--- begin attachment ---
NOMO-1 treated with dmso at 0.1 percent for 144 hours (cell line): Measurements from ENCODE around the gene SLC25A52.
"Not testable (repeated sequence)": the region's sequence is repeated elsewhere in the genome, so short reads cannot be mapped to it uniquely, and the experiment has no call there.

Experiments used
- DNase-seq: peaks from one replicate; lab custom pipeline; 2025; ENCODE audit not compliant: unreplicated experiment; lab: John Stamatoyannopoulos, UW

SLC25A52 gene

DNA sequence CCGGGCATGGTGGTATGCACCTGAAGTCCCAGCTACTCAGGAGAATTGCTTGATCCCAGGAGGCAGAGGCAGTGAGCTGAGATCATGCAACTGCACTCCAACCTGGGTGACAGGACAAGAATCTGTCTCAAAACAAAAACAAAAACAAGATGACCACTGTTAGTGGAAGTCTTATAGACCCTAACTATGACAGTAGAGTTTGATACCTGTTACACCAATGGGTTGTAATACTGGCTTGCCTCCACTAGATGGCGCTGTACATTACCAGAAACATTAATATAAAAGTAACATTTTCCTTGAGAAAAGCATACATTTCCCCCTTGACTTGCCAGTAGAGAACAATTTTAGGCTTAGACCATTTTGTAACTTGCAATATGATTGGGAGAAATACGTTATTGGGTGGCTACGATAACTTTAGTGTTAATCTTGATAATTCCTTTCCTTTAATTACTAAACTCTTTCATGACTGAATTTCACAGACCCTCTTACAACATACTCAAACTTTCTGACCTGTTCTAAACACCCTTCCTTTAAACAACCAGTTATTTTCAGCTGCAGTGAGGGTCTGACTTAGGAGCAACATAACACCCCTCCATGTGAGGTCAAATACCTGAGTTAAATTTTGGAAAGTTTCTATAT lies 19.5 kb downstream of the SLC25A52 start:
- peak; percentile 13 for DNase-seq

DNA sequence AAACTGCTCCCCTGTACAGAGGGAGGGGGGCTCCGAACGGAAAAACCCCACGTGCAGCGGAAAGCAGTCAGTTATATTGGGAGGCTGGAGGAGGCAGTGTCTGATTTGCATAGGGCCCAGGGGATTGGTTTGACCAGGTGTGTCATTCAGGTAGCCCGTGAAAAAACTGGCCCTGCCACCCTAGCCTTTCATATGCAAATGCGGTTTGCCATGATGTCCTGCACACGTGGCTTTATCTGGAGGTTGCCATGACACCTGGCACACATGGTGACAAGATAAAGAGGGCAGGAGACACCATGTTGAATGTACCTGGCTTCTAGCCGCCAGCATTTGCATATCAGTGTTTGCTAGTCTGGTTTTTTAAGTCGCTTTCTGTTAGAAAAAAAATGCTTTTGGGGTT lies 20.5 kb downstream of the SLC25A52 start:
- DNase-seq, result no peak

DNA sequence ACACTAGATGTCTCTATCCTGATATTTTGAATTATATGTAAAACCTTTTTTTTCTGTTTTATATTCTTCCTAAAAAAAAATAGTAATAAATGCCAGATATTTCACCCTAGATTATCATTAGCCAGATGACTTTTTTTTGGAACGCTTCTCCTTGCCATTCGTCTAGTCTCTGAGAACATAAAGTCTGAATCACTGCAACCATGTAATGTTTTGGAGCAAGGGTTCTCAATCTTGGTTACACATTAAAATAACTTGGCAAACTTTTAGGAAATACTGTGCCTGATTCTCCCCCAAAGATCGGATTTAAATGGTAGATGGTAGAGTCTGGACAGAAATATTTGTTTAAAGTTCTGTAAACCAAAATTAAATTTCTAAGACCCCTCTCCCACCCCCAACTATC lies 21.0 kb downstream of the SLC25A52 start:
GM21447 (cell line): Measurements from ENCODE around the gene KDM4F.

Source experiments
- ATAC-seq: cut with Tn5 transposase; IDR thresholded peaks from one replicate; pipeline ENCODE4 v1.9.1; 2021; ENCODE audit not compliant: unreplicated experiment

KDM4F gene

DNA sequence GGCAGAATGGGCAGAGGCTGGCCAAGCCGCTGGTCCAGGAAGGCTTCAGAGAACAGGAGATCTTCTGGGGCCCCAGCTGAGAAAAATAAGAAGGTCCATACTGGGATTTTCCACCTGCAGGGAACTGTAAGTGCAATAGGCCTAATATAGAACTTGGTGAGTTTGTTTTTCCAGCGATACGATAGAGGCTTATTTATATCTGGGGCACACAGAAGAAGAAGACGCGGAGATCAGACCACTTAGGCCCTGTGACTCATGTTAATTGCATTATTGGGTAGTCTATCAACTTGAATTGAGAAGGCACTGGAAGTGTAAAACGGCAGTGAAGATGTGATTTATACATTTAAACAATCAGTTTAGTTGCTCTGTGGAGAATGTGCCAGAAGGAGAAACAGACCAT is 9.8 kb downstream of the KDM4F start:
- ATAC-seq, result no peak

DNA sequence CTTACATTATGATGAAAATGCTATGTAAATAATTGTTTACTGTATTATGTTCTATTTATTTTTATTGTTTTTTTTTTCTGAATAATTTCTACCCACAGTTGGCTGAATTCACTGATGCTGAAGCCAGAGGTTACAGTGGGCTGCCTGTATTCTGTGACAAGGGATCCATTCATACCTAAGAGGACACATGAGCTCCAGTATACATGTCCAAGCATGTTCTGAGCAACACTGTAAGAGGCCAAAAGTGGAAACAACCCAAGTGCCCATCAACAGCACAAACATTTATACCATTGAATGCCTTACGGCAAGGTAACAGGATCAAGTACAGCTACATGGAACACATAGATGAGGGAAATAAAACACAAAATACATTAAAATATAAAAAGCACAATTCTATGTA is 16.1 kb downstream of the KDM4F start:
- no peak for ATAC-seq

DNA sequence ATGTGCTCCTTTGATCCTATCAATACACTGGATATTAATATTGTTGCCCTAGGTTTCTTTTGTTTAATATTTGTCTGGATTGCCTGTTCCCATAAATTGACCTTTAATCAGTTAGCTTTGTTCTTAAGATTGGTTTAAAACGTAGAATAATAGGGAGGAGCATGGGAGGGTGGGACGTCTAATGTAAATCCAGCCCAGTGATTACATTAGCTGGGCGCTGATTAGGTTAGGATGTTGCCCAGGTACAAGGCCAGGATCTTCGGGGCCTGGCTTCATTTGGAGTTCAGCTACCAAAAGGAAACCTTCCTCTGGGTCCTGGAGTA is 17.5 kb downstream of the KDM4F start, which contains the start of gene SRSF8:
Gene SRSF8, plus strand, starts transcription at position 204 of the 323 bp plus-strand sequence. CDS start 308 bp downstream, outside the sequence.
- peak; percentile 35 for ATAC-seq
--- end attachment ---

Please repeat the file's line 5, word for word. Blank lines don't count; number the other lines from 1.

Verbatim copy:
SLC25A52 gene